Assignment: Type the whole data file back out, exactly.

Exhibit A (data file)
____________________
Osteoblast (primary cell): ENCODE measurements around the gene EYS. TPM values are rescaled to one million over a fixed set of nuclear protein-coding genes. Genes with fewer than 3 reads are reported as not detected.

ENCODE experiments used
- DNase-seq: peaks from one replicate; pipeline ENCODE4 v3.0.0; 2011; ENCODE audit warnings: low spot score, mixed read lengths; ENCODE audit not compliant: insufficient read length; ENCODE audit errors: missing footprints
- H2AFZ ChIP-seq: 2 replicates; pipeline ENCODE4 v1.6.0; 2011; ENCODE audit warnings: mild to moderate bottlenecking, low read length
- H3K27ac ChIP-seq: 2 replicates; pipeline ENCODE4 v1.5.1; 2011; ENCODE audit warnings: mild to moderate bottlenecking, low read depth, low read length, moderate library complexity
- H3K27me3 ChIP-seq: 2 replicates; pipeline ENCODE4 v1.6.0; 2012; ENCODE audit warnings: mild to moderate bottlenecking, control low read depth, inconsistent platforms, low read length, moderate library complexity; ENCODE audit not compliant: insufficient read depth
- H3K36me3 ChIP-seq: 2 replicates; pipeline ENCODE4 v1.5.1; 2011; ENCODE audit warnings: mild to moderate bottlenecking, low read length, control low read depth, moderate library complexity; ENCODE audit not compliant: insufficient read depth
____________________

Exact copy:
Osteoblast (primary cell): ENCODE measurements around the gene EYS. TPM values are rescaled to one million over a fixed set of nuclear protein-coding genes. Genes with fewer than 3 reads are reported as not detected.

ENCODE experiments used
- DNase-seq: peaks from one replicate; pipeline ENCODE4 v3.0.0; 2011; ENCODE audit warnings: low spot score, mixed read lengths; ENCODE audit not compliant: insufficient read length; ENCODE audit errors: missing footprints
- H2AFZ ChIP-seq: 2 replicates; pipeline ENCODE4 v1.6.0; 2011; ENCODE audit warnings: mild to moderate bottlenecking, low read length
- H3K27ac ChIP-seq: 2 replicates; pipeline ENCODE4 v1.5.1; 2011; ENCODE audit warnings: mild to moderate bottlenecking, low read depth, low read length, moderate library complexity
- H3K27me3 ChIP-seq: 2 replicates; pipeline ENCODE4 v1.6.0; 2012; ENCODE audit warnings: mild to moderate bottlenecking, control low read depth, inconsistent platforms, low read length, moderate library complexity; ENCODE audit not compliant: insufficient read depth
- H3K36me3 ChIP-seq: 2 replicates; pipeline ENCODE4 v1.5.1; 2011; ENCODE audit warnings: mild to moderate bottlenecking, low read length, control low read depth, moderate library complexity; ENCODE audit not compliant: insufficient read depth